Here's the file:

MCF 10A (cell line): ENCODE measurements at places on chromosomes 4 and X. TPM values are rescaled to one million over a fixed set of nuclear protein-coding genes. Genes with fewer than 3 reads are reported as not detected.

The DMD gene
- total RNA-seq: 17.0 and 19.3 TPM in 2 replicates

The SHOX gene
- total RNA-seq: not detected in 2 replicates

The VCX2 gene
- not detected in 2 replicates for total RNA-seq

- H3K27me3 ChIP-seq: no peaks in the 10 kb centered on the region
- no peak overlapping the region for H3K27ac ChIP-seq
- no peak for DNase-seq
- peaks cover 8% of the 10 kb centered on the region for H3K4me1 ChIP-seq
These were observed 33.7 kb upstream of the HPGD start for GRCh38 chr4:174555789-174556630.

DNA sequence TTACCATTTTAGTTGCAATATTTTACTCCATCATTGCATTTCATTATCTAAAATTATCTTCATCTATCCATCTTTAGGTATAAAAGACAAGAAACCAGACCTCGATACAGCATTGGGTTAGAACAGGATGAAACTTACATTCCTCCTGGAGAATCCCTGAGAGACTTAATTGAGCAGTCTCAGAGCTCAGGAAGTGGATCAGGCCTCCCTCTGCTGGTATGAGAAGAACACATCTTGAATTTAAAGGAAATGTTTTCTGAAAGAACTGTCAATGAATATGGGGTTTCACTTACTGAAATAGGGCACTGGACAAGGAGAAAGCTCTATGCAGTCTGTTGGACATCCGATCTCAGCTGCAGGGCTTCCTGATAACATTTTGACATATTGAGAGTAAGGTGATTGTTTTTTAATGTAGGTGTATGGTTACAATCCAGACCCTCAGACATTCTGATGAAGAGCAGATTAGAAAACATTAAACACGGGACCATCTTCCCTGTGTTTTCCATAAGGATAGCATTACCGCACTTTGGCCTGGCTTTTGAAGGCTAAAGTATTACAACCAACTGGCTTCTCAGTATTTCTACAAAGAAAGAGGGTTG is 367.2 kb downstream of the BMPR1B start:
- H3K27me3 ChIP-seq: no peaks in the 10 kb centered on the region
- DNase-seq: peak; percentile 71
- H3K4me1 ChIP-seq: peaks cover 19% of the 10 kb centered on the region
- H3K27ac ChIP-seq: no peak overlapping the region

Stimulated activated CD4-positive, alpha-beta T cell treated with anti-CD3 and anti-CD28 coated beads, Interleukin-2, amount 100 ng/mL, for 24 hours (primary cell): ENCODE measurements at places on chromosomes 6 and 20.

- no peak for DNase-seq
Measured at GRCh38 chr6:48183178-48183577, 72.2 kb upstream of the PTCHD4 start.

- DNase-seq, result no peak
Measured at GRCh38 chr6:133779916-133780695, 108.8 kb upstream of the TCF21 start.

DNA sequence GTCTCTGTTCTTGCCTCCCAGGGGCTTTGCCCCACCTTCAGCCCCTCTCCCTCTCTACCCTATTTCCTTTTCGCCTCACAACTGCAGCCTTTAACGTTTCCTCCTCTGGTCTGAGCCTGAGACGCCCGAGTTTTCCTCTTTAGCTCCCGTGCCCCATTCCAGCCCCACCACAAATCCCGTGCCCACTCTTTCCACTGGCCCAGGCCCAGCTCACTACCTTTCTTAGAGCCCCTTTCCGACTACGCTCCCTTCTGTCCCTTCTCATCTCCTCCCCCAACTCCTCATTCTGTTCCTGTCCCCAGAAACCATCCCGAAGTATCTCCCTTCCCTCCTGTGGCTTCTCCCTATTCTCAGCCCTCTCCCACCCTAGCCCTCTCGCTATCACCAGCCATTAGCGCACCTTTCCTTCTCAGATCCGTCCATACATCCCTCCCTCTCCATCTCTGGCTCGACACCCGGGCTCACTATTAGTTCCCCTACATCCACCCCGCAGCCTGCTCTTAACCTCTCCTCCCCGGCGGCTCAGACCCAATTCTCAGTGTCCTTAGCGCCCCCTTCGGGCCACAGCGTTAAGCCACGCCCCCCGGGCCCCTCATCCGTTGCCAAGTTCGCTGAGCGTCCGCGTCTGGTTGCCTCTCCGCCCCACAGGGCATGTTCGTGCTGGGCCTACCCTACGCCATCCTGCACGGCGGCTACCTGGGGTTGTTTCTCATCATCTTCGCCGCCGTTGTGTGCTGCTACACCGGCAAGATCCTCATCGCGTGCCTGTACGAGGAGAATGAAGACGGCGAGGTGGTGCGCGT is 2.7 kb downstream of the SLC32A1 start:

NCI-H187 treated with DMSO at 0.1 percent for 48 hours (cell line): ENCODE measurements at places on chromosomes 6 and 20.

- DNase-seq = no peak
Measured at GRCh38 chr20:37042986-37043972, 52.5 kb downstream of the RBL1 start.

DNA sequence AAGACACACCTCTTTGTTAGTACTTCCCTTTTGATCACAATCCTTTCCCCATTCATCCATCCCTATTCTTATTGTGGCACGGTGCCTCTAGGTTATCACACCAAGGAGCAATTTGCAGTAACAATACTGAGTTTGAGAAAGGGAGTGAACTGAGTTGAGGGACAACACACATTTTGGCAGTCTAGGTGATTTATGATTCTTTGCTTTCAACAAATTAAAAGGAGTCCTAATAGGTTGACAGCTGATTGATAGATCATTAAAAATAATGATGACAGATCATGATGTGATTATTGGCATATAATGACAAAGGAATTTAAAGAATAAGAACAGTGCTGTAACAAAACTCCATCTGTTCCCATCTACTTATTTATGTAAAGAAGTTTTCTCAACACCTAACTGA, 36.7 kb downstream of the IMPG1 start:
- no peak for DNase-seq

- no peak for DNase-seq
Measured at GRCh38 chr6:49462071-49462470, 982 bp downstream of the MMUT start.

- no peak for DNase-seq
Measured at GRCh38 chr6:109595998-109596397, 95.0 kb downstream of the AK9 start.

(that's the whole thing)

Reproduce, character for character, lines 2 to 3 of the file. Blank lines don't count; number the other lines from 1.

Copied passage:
The DMD gene
- total RNA-seq: 17.0 and 19.3 TPM in 2 replicates